Icons like Rincon Way house where we would watch different phases of our family’s life every year as we gathered for potlucks, game nights or just hear some good music.
Or Country Club where huge gatherings would take place like the 4th of July party for the neighborhood, or just coming together for brunch, or talking about religion and politics.
Or Peterson’s house where we would eat the most delicious Swedish treats and have a visit from Santa.
Or all the houses around town that we lived in since age 2, (that are now all gone) and finally settling on what would become home: Boquest Blvd. Boquest, where breakfast was late, like nights, and eras of my life passed within those 4 walls - from preteen, to high school, and as the walls of my room changed their decor as they held my changing eras like a quiet, constant friend. The early mornings getting ready for school, the late nights studying or dreaming of tomorrows that are now todays. The Christmas eves and mornings where my brother would wake me up to go open our stockings. The night I spent in that room with my sister before the day of my wedding, our conversations waning into the early morning. The years and eras fleeting now in hindsight, as most recently these four walls had been a refuge for my aging parents. And not knowing that 1 month ago would be my final farewell to my constant silent friend - my room - where I spent a few nights with my infant son as we cherished time with family.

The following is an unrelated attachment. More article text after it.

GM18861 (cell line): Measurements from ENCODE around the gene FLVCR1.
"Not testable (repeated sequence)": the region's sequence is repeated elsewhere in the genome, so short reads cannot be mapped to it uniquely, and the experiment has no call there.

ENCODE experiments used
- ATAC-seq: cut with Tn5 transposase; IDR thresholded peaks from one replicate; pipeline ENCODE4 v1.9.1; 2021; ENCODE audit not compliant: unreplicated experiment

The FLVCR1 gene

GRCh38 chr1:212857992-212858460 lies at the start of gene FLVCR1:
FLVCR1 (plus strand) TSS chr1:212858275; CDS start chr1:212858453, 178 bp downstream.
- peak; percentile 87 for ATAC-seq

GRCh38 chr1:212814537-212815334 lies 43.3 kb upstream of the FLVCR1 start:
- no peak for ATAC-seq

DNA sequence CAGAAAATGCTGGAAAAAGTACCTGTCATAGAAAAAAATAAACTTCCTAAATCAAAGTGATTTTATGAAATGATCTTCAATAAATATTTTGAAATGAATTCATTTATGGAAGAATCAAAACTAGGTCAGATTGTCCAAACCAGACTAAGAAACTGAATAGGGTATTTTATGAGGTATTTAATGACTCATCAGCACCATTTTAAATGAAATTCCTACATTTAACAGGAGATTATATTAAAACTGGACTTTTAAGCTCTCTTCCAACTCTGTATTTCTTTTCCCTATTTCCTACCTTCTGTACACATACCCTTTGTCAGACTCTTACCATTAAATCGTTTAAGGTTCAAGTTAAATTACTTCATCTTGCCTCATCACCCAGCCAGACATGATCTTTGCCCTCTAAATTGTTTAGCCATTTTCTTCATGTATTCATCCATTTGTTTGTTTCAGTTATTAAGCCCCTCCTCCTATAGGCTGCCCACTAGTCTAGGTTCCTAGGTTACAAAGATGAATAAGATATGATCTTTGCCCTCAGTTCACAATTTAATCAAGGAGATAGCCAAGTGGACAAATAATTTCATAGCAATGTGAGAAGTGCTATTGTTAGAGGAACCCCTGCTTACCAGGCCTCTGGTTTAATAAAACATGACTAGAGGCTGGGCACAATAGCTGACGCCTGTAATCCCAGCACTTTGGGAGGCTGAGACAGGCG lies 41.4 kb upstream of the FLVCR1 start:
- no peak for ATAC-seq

Icons like Billie Park where I would go on hikes with my friends as a preteen and teen, and then later take my hubby as we dreamt of the future, and then most recently would take my own 2 children to play and romp and just be...in Paradise.
... And not to mention all the lives that were lost: mothers and fathers, brothers and sisters, grandparents, beloved pets ...
But please, once again, excuse our smoke.
It’s just what’s left of what was one of the most unique little settlements in the foothills of the Sierra Nevada Mountains: what was Paradise.'"